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Wednesday, September 15, 2021

The Past, Present, and Future of International Scouting

When discussing the international scouting scene, the conversation inevitably shifts toward the future. Apart from the possibility of a draft, there’s another big question: Where will the next great baseball hotbed be?

There are already a few candidates. Perhaps the most obvious one is Europe, which has produced several big leaguers over the last decade. While the domestic leagues around the continent are tiny, the sport itself is slowly but steadily growing. One source was excited about the prospect of a super league, a sort of Champions League of baseball that would pit top teams from various countries against each other, as a sign of the game’s burgeoning interest and competitiveness in Europe. A small handful of teams already have full-time scouts in Europe, and I suspect that more will be on the ground in the next 10 years.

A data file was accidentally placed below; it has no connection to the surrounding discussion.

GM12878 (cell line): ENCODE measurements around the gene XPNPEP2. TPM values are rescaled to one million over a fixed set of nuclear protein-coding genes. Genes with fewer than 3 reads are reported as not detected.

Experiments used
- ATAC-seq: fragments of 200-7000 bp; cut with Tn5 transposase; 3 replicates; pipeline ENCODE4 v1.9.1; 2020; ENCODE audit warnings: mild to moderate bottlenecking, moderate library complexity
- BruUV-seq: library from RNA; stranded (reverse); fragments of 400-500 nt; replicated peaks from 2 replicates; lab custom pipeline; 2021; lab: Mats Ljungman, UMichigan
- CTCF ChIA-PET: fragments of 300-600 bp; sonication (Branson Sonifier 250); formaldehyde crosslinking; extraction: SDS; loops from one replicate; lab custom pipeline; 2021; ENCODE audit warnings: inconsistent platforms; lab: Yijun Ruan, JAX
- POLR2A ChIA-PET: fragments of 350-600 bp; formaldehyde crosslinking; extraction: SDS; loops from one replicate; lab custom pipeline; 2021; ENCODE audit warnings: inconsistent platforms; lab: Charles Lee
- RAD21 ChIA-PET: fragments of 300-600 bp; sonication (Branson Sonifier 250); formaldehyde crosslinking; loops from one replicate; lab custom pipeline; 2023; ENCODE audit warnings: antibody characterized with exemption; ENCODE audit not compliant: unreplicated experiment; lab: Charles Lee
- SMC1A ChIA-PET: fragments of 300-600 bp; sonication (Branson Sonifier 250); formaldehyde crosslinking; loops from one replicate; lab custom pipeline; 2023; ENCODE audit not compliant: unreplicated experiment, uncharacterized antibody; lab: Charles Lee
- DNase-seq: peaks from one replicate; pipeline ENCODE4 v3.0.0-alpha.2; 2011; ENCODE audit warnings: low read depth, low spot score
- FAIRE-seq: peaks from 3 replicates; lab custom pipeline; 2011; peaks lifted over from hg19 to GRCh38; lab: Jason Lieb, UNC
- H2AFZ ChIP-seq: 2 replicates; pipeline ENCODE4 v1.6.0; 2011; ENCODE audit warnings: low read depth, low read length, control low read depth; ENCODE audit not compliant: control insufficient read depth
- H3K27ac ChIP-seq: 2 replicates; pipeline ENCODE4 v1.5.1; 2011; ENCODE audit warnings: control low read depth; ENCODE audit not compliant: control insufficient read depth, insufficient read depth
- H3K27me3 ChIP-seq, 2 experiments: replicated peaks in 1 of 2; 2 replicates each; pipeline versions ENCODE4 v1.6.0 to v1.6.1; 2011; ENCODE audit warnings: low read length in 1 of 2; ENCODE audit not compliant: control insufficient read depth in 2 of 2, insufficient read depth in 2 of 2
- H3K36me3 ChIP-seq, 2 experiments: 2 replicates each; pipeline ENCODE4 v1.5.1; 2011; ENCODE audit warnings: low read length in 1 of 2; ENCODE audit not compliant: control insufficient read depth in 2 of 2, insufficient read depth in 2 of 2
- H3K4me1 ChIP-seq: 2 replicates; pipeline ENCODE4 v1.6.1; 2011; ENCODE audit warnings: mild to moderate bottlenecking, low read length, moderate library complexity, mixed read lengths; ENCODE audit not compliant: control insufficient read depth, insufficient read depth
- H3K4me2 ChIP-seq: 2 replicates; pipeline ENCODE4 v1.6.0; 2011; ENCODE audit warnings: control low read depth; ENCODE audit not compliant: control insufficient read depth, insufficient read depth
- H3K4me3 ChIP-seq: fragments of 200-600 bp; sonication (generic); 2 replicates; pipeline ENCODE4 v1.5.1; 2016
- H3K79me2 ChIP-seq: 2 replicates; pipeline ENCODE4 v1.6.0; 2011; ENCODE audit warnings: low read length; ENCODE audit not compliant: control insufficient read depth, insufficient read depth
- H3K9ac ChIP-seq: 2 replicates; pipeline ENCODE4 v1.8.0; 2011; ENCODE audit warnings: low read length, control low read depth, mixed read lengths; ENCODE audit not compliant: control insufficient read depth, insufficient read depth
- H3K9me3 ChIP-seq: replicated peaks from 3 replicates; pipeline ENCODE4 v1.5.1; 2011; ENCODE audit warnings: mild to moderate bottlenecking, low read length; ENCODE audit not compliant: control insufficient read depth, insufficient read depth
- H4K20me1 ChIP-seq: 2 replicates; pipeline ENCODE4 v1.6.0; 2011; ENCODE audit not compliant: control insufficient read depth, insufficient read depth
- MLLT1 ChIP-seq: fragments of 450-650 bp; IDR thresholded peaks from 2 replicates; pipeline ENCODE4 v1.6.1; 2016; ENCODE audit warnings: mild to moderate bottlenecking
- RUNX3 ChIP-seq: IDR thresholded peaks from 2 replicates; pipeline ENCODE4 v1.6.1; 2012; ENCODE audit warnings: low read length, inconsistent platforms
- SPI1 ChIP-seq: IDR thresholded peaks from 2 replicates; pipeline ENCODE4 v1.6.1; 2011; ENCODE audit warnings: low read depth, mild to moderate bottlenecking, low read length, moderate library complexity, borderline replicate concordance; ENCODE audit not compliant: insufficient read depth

Brazil is another candidate. The world’s sixth biggest country, there’s certainly plenty of athletic talent available if the sport gains more of a foothold. Even though it’s only played by a small minority of the population, six Brazilians made their big league debut in the last decade, and more will be coming. For now, few teams have a regular presence there.

The wild card is China. Talent in the country lags behind Japan, Korea, and Taiwan, but there too the game is growing. And in a nation of more than one billion people, it only takes one gifted athlete in the right place at the right time to make an impression and inspire a generation to take interest in the game.

RoyalsRetro (AG#1F) Posted: September 15, 2021 at 10:19 AM | 6 comment(s) Login to Bookmark
  Tags: international players

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   1. Walt Davis Posted: September 15, 2021 at 07:41 PM (#6039879)
And in a nation of more than one billion people, it only takes one gifted athlete in the right place at the right time to make an impression and inspire a generation to take interest in the game.

That's interesting logic.